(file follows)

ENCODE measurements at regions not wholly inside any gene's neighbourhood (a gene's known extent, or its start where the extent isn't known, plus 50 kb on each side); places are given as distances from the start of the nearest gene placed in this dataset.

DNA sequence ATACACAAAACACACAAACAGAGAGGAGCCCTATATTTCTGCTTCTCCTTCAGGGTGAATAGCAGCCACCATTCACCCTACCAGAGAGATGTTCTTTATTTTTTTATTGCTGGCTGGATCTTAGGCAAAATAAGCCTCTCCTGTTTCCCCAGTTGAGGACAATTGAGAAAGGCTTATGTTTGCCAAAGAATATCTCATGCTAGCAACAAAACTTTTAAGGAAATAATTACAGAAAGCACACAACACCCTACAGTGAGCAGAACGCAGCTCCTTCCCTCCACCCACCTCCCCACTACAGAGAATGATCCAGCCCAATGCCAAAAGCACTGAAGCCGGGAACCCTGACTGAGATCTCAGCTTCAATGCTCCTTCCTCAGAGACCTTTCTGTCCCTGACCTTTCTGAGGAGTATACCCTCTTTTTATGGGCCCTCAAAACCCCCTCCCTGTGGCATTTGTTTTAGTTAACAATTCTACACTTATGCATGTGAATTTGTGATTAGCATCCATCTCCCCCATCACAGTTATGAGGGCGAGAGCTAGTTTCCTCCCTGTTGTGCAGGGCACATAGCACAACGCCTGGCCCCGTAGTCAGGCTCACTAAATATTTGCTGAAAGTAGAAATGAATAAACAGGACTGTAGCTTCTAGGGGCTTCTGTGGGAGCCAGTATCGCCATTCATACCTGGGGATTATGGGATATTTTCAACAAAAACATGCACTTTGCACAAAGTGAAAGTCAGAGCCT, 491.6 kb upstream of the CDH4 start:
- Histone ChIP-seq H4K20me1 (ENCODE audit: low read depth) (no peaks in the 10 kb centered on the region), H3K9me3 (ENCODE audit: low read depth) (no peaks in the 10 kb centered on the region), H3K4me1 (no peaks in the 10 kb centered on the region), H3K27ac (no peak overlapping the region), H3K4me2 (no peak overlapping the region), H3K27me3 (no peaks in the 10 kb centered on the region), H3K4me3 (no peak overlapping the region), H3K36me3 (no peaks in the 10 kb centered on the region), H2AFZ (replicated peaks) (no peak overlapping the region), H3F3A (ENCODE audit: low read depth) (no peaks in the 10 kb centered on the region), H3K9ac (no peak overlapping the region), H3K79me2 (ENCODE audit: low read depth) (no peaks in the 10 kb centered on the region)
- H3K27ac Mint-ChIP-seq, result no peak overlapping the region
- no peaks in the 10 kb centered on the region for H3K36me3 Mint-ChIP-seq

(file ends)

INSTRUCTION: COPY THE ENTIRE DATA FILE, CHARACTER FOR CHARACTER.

ENCODE measurements at regions not wholly inside any gene's neighbourhood (a gene's known extent, or its start where the extent isn't known, plus 50 kb on each side); places are given as distances from the start of the nearest gene placed in this dataset.

DNA sequence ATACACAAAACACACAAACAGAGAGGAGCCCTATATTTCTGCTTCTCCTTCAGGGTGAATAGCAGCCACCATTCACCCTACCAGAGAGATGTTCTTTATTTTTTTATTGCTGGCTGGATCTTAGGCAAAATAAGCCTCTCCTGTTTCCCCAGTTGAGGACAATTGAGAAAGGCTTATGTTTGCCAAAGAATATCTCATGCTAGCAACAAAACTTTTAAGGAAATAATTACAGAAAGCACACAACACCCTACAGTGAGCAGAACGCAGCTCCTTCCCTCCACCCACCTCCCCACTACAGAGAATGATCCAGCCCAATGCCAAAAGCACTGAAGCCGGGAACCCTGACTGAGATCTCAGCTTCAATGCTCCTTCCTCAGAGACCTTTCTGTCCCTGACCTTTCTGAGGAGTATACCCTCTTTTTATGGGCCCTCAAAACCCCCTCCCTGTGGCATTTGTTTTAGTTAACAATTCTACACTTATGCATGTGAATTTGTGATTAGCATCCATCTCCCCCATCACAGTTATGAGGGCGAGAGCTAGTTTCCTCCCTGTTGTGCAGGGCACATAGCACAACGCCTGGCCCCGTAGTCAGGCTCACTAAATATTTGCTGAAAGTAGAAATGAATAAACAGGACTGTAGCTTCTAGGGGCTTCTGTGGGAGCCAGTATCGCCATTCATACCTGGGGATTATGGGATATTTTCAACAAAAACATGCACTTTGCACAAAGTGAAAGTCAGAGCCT, 491.6 kb upstream of the CDH4 start:
- Histone ChIP-seq H4K20me1 (ENCODE audit: low read depth) (no peaks in the 10 kb centered on the region), H3K9me3 (ENCODE audit: low read depth) (no peaks in the 10 kb centered on the region), H3K4me1 (no peaks in the 10 kb centered on the region), H3K27ac (no peak overlapping the region), H3K4me2 (no peak overlapping the region), H3K27me3 (no peaks in the 10 kb centered on the region), H3K4me3 (no peak overlapping the region), H3K36me3 (no peaks in the 10 kb centered on the region), H2AFZ (replicated peaks) (no peak overlapping the region), H3F3A (ENCODE audit: low read depth) (no peaks in the 10 kb centered on the region), H3K9ac (no peak overlapping the region), H3K79me2 (ENCODE audit: low read depth) (no peaks in the 10 kb centered on the region)
- H3K27ac Mint-ChIP-seq, result no peak overlapping the region
- no peaks in the 10 kb centered on the region for H3K36me3 Mint-ChIP-seq